• Food Science and Technology has a central role to play to guide traditional, indigenous crops, through local technology processes that have been established over centuries in local kitchens and marketplaces to scale them up with the use of appropriate technologies. More research should be focused on the components of traditional foods, and processes related to the environment (soil, climate, water resource). Traditional processes for scale-up and adaptation to other localities need to be explored. Appropriate food engineering approaches, and standardisation, in conjunction with cultural and environmental reference points, would ensure the safety of the traditional foods.
  • Disruptive technology interventions and other new innovative technologies (3D Printing, High Pressure Processing, etc.) through cutting edge R&D in many food research Institutions and academia with capacity building is an important agenda with food industry interface.
  • The food link to healthy diet and sustainability is in production, processing, marketing and more – we need to be active in promoting quality of foods, not just quantity. Consumers can be informed about sustainable consumption and how to achieve a healthy diet and that this needs the application of Food Science and Technology. 
  • The role of food industries in the food chain from farm to consumer is an important aspect of sustainable food consumption and food processing and the need for constant interactions with the latest innovations in Science and Technology is critical. IUFoST needs to work together with the private sector on some of the challenges related to diet transition with obesity and NCDs, especially high calorie and fat dense as well a sugar-rich foods. IUFoST will work closely with all stakeholders to address these issues, including involvement of consumers through education.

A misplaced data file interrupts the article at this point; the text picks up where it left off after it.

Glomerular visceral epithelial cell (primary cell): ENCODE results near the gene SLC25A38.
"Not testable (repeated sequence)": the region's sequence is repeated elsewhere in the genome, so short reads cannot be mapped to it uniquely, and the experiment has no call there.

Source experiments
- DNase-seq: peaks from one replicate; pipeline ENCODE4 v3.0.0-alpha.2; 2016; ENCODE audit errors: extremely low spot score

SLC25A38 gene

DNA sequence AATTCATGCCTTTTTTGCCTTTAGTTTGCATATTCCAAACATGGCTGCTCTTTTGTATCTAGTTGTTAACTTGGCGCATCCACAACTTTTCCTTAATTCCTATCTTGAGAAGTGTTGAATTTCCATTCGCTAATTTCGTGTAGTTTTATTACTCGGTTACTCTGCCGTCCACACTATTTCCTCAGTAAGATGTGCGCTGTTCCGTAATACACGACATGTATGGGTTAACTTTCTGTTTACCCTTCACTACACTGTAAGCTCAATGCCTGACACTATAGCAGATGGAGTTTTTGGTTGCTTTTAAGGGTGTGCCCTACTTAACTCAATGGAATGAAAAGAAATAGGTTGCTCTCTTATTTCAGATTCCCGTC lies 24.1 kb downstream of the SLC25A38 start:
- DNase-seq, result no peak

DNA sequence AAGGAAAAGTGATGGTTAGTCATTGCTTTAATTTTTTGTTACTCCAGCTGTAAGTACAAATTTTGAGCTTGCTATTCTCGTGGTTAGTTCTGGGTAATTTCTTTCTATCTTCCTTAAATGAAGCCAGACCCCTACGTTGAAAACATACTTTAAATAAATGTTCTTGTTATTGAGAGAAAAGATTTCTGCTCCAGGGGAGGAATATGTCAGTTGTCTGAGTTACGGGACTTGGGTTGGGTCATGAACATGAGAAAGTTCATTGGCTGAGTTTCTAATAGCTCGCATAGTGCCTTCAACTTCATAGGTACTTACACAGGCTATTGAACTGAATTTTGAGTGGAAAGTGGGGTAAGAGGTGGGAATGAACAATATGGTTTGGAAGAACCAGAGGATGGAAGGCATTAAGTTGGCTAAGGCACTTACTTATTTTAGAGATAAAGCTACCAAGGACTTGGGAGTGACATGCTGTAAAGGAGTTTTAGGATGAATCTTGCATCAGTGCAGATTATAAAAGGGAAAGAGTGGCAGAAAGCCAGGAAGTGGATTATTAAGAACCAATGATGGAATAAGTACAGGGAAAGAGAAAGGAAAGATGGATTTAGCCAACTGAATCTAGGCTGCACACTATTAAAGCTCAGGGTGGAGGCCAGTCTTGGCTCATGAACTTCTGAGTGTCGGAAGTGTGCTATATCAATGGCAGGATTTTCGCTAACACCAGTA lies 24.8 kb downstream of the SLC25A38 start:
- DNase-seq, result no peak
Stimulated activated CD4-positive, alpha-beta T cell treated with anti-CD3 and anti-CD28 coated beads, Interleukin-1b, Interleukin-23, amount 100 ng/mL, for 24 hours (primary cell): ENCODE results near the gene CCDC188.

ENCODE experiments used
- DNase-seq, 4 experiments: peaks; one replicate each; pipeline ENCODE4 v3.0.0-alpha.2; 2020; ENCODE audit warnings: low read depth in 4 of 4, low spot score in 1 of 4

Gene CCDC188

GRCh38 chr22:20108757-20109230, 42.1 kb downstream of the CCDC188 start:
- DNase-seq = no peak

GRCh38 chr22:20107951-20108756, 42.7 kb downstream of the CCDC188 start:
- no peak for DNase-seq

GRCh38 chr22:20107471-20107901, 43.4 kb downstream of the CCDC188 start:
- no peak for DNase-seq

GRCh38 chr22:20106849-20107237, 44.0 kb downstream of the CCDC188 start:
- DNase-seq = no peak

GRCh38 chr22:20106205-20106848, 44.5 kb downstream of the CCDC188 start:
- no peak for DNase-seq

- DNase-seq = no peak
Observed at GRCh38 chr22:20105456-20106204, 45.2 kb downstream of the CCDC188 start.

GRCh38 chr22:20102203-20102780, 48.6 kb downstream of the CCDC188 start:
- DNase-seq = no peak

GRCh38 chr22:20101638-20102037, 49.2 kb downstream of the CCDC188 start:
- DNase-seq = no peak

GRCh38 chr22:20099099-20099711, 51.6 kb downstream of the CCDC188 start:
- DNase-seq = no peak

Other key objectives for global Food Science and Technology (through IUFoST) are:
 a) Enlist academic, research, and higher education institutions to build capacity, actively support various flagship programs of governments on food and nutrition,

 b Engage with food businesses to ensure availability of safe and healthy food, while creating demand

 for safe and healthy food through a social and behavioral change of citizens, 

 c) Expand the knowledge base of the profession through collaboration and cross-disciplines, to foster dialogue between sectors

d) Enable further growth of the associations and professional development of their members.

The intended result of these actions is to prepare a skilled, highly qualified and resilient agri-food workforce for the future. This can be accomplished through primary education in food, food processing and distribution, and  nutrition. They will improve health and well-being in homes and communities which will provide a healthy future workforce. These actions will also provide teachers and training-the-trainer programmes related to the future food industry directed towards tuned and sustainable food systems through equitable education programmes in Food Science and Technology from the grassroots. The development of a knowledge base that uses new and innovative technologies, artificial intelligence, robotics, and digitalization is needed through appropriate partnerships with the core competence of Food Science and Technology. Additionally, these actions highlight the need for collaborative partnership between academia/government and the industrial sector joining hands in establishing a sustainable food system for future generations.


For the full details of the IUFoST Declaration on the Eve of World Food Day 2021, please read the attachment here.